RCA students respond to international crises in 2020 and 1914
Sarah Mercer, the RCA’s Special Collections Project Officer discusses the parallels between current student responses to Covid-19 and the student response to World War I, as documented in the Autumn 1914 edition of The RCA Student Magazine.
Initially produced between 1911 and 1915, The RCA Student Magazine documented the comings and goings of the College through the eyes and voices of the students. Often irreverent and satirical, the magazine offers a glimpse into everyday student life at the time.
The outbreak of World War I caused significant upheaval for the magazine and all students of the College. Many students departed for battlefields over the following years, including the magazine’s editor Ion Beresford Pite, son of the then Professor of Architecture, Arthur Beresford Pite, who enlisted in October 1914.
The Autumn 1914 issue includes written pieces that describe the changes to College life, offer a supportive voice to students in a time of confusion and fear, and promote the idea that art and opportunity could (and should) still be pursued despite and in support of the crisis of war. Descriptions of student activities reveal parallels between the spirit of the students 100 years ago, and the RCA students and alumni responding to the COVID-19 crisis today.
War took many students away from London and completely changed the demographic of the College almost overnight; however, the buildings remained open and a physical community still existed within their walls. Nellie Flexen (ARCA Diploma, 1917), organised sewing parties in the Common Room to wind wool and produce garments for soldiers at the front. One of these events was illustrated in one of the magazine’s many comical caricatures, accompanied by fragments of overheard conversation – “Is mine right? Surely it’s too big...” – evocatively capturing the frenzy of activity, excitement and confusion as they turned their hands to a new skill.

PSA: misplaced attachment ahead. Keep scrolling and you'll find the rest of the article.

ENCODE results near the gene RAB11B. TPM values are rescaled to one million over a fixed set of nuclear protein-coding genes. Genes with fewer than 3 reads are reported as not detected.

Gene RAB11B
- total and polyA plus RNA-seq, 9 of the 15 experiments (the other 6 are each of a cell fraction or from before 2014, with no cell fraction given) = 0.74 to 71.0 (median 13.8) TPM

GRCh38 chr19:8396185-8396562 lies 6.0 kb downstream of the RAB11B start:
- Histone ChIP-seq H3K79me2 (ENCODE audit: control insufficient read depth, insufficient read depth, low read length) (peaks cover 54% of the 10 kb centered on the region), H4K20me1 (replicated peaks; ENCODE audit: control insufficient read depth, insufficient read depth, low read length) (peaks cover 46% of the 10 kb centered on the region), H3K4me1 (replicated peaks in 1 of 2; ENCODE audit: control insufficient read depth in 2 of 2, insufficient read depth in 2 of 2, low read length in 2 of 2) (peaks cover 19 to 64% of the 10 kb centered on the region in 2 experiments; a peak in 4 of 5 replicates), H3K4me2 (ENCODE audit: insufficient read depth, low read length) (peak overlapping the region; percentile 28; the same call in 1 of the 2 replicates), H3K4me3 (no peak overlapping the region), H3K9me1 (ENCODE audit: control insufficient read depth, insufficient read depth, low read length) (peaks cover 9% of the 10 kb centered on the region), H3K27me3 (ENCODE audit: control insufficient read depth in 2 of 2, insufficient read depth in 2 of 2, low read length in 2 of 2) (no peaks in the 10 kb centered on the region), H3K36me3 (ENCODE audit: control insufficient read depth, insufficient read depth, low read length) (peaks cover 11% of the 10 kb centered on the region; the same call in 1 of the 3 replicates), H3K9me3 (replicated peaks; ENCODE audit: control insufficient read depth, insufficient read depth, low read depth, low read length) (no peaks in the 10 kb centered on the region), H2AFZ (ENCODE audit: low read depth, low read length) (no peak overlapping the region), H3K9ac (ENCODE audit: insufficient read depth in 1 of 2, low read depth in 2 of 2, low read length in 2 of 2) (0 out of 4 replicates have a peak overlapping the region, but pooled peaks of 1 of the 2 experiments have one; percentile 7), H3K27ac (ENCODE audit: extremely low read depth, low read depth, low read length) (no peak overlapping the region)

Annie Acheson (ARCA Diploma, Sculpture, 1910), a volunteer with the Surgical Requisites Association during the war, developed the now widely used technique for setting broken limbs in plaster, alongside fellow sculptor Elinor Hallé. The pair were tasked with designing improvements to surgical splints, then made from wood, which were expensive and relatively ineffective, often resulting in permanent damage and sometimes leading to amputation. Having first used plaster of Paris in the production of sculptures, Acheson suggested a method using old sugar bags to make a direct cast of the broken limb, reducing healing time and improving prognosis dramatically.
In 2020, though the studios and workshops are currently closed to all, RCA students are forming communities online, turning to digital platforms in lockdown and reaching out to their classmates across the globe. RCA Textiles Social meets regularly online to maintain a sense of community and cohort among Textiles students scattered internationally, and student magazine The Pluralist is already planning its second digital-only publication. RCA students and alumni are also channelling their skills into the design of PPE for frontline healthcare workers, and V&A/RCA History of Design students Anna Talley and Fleur Elkerton have founded an online archive, Design in Quarantine, collecting and recording design and innovation in response to the Coronavirus pandemic.
The RCA Student Magazine sadly managed only two publications between 1914 and 1915, before the inevitable strain of wartime life caused production to cease, leaving a telling gap in the College’s records of student life. The magazine reemerged in February 1921, and the first issue of this ‘New Series’ opened with a foreword by the then Principal Sir William Rothenstein. In his short text, Rothenstein encouraged the students to learn from their experiences and shape an alternative future; to “piece together the fragments of rich clothing which the human spirit has worn in past times, and learn to weave a garment in which to dress the living spirit in the fashion of our day.”
This was followed by a touching article by the magazine’s new editor, Rudolph Pickles (ARCA Diploma, Design, 1923) reflecting on the unique insight a student publication provides into the lives and activities of the College and its students, past and present: “Whimsy records and old jests explain the worth of a man with a thousand times the clarity that a mere list of academic achievements can ever do… This, after all, is the engrossing personal quality of a College Magazine… The College spirit has a voice of infinite cadences, and the singing should be rich with possibility.”
A complete run of the RCA Student Magazine, 1911–1924, is available for view digitally on request, alongside digitised photographs, documents and artworks spanning the history of the College. For more information about the Royal College of Art’s archives and collections, please contact [email protected] or visit the College’s website.